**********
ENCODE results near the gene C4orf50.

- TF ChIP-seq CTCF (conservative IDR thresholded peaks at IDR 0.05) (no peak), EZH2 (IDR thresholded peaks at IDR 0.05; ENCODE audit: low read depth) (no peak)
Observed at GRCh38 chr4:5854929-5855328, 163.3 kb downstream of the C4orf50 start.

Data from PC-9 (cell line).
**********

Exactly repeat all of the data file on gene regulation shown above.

ENCODE results near the gene C4orf50.

- TF ChIP-seq CTCF (conservative IDR thresholded peaks at IDR 0.05) (no peak), EZH2 (IDR thresholded peaks at IDR 0.05; ENCODE audit: low read depth) (no peak)
Observed at GRCh38 chr4:5854929-5855328, 163.3 kb downstream of the C4orf50 start.

Data from PC-9 (cell line).